The U.S. Space Force’s Space and Missile Systems Center (SMC) at Los Angeles AFB, Calif., is looking to choose a firm by the end of the year to manage up to $12 billion in Space Enterprise Consortium (SpEC) contracts over 10 years under the “SpEC Reloaded” effort.

South Carolina-based Advanced Technology International (ATI) has managed SpEC since its establishment in November 2017, but space prototype demand has grown so SMC decided to recompete the contract and issued a solicitation in March.

SpEC has 438 members–350 of which are non-traditional, per SMC–and has undertaken 81 prototype contracts.

“‘SpeC Reloaded’ we hope to award later this year,” SMC Commander Lt. Gen. John “JT” Thompson said on Nov. 18. “That will be a 10-year period of performance with a $12 billion ceiling on that contract vehicle so that SMC, Space RCO [Rapid Capabilities Office], NRO [National Reconnaissance Office], all of our partners can reach the right people within the economy to do that prototyping and innovation.”

Thompson made his remarks during a session of ASCEND 2020 sponsored by the American Institute for Aeronautics and Astronautics (AIAA).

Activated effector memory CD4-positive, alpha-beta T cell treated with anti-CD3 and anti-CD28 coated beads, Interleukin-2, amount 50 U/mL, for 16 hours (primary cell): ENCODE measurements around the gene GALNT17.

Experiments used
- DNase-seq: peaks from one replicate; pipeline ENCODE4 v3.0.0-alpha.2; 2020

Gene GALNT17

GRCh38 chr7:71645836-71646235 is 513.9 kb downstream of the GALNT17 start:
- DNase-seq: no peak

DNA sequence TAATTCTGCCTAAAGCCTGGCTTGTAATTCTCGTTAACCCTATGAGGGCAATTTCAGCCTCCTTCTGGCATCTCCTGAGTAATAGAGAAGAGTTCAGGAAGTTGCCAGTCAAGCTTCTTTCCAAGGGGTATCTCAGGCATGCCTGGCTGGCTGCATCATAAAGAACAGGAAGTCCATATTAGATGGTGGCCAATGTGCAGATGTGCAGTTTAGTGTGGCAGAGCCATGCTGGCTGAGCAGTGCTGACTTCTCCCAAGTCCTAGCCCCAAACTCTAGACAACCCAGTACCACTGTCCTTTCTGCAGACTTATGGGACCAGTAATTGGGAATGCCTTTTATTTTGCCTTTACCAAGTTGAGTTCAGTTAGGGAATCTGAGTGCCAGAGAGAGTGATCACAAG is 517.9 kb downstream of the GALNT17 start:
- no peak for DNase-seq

The prototype contracts have been in a variety of areas, including missile warning and command and control.

SMC develops and sustains the 31 satellite GPS constellation as well as provides missile warning satellites and satellite communications for U.S. and allied military forces.

Echoing comments made about Space Force by Chief of Space Operations Gen. John “Jay” Raymond, Thompson said that “we’re into fast, lean and agile going forward as a new service.”

“We’re trying to be very much more open to innovation and new ways of doing business, and we’re desperately trying to incorporate aspects of the new space economy into our realm,” he said. “We are tremendously valuing a closer relationship with industry.”

SMC is also planning outreach to small businesses and academic institutions through Space Pitch Days, the first of which last November resulted in $46 million in awards to 30 small businesses “with potentially game changing technologies,” Thompson said.

AFWERX and the Air Force Research Laboratory (AFRL) have also gotten into the act with the Space Accelerator and Space Challenge efforts, and Space Force altogether has sponsored more than 140 awards worth $130 million to small businesses through OTA and another $50 million in traditional contract awards, he said.

While the incoming administration of President-elect Joe Biden is likely to welcome efforts to reduce military space program costs and ease pathways for commercial technologies’ acceptance into the national security space arena, neither Biden nor his national security team have revealed their plans for the Space Force.